When is the last time you had to persuade someone in a business situation? Perhaps you want to increase you sales, or maybe convince your team to adopt new processes, or maybe you’re hoping to persuade existing shareholders to re-invest. Whatever the situation, you will need to master the art of persuasion.
According to Christina Hession of Toastmasters International you should start by asking yourself why should an audience listen to your presentation and, most importantly, what do you want them to do as a result of listening to you? Structure your presentation on points of relevance and concern for your audience to ensure maximum success.
Here are Christina’s ten tips to help you persuade audiences to support your views:
(1) Purpose: Be very clear about the purpose of your presentation. Do you want to inform, motivate, entertain or inspire? What do you want the audience to think or do as a result of your talk? If you don’t know – then don’t blame the audience for looking confused.
(2) Sincerity: Be authentic. Do you engage your audience with passion and conviction about a subject which interests them? Can you believably sell its benefits?
(3) Authority: Be sure to inform your audience of your speciality and qualifications in a brief introduction before your presentation.
(4) Logic: An essential component of effective persuasion. This can be, for example, a) linear reasoning - set out a number of individual aspects of the particular problem, before linking them to their causes and solutions, or b) fact-based thinking - include relevant statistics and cite credible sources for your assertions.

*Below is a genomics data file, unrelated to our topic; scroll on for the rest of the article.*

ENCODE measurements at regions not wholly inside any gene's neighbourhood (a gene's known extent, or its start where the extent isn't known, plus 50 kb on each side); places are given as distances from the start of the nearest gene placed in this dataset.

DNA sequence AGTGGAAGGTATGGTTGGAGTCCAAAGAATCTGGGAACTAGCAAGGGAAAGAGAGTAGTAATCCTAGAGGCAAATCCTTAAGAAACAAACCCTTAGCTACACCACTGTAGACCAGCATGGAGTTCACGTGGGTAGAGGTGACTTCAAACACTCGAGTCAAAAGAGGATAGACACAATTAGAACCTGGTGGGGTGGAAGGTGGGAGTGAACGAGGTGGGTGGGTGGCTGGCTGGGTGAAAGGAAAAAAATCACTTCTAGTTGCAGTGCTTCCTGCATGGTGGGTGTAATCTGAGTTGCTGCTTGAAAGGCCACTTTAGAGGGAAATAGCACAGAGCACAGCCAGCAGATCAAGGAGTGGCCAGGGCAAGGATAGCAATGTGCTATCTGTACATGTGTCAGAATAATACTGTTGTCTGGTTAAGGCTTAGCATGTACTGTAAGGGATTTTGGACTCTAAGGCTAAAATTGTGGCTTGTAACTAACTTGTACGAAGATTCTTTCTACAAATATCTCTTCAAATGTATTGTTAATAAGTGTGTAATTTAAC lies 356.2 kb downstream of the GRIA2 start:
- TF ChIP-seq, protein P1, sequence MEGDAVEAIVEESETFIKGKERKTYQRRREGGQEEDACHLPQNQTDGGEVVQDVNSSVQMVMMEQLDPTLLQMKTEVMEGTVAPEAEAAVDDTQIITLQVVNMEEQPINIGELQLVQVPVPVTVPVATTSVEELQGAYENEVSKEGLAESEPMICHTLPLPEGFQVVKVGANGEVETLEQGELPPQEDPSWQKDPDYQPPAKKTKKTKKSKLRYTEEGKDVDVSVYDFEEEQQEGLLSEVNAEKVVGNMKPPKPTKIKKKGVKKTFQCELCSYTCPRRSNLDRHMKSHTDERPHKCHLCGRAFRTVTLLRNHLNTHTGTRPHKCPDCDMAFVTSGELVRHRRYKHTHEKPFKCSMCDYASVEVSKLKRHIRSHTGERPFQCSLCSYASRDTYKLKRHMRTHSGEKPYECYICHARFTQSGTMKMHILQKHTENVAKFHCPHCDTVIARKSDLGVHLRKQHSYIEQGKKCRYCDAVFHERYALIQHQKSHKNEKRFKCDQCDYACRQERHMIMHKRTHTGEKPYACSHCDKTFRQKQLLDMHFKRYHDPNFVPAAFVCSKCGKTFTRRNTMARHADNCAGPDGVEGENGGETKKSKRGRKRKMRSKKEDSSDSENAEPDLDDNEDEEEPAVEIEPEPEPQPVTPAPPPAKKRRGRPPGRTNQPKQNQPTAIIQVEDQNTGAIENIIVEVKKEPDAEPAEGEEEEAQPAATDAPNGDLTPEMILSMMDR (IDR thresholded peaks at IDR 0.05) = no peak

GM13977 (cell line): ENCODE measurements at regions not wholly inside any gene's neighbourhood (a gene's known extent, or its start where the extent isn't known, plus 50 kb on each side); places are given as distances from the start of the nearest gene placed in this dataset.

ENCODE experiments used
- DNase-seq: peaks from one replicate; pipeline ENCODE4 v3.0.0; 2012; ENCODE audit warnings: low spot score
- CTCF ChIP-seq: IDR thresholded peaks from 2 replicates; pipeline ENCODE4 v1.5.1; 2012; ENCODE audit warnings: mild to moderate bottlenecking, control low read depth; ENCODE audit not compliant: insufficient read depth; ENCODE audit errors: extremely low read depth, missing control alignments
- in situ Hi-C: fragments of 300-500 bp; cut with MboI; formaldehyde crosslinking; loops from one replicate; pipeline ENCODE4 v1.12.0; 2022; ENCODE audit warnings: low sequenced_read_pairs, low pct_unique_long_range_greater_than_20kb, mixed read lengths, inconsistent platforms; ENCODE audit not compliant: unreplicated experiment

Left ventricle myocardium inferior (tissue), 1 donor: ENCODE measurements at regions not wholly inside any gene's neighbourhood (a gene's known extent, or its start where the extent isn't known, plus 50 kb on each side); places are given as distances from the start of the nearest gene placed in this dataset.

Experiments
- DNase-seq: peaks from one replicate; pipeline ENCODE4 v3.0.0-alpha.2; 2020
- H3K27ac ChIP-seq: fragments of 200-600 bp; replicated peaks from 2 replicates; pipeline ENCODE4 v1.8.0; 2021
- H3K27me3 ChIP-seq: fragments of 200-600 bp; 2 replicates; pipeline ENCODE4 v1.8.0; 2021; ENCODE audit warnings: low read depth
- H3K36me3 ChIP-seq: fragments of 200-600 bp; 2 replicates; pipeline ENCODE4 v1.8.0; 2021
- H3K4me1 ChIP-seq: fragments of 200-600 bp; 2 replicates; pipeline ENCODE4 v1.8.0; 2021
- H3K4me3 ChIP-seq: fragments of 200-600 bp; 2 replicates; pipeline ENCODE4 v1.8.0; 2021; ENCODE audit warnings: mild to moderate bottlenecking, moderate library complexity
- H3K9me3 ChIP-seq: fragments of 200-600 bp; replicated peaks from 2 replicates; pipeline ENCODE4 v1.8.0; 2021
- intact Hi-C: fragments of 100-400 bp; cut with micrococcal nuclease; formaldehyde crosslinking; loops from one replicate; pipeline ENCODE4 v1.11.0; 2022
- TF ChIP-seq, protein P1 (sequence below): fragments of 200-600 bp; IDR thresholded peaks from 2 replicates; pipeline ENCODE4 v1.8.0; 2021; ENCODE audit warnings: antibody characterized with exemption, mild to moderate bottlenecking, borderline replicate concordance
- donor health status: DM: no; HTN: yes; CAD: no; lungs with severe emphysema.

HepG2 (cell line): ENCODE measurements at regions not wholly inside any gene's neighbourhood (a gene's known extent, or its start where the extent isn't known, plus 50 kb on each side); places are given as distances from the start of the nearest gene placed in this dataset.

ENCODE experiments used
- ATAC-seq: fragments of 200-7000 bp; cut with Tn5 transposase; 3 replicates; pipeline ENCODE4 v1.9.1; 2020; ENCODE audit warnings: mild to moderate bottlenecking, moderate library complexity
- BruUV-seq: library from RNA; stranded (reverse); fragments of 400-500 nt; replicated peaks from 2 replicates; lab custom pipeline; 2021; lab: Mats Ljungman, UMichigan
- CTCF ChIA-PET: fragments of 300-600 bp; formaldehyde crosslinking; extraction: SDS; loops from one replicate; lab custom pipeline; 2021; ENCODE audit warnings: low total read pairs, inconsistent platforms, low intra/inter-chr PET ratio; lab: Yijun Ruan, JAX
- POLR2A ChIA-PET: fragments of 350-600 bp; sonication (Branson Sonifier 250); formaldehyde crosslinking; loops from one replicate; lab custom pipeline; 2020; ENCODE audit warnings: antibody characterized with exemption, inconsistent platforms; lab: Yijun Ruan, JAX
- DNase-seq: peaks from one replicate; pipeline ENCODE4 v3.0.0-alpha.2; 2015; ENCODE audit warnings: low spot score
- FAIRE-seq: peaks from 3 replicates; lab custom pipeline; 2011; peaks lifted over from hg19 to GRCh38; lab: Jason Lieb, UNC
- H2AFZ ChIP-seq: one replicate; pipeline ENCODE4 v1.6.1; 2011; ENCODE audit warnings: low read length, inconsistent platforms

(5) Speak to the heart: Make a point, then tell a story. Audiences love personal stories and anecdotes, because they engage our emotions.
(6) ‘You Focussed’: Make your presentation ‘you focussed’ in other words focussed on your audience. Using the word ‘you’ instead of ‘I’ or ‘me’, makes your presentation more personal and conversational.
(7) Humour: Humour is a very effective device in engaging and connecting with an audience. It will serve to lighten the tone, but a word of caution here; humour should not be bawdy, politically incorrect or poke fun at audience members.
(8) Empathy: Get your presentation off to a flying start by researching your audience. Who are they? What are their needs and expectations? Take some time to mingle with your audience members. If possible, ensure the seating is arranged to facilitate maximum participation.
(9) Delivery: Smile. A smile is like your personal handshake with the audience. Speak firmly at a measured rate and vary the pitch, and establish direct eye contact – all of this will help to engage and persuade the audience.
(10)Confidence: Your presentation begins from the minute you leave your seat to walk to the podium. Walking with your head up and back straight will convey to the audience that you are a speaker who is confident with your subject matter. A confident speaker is a persuasive speaker.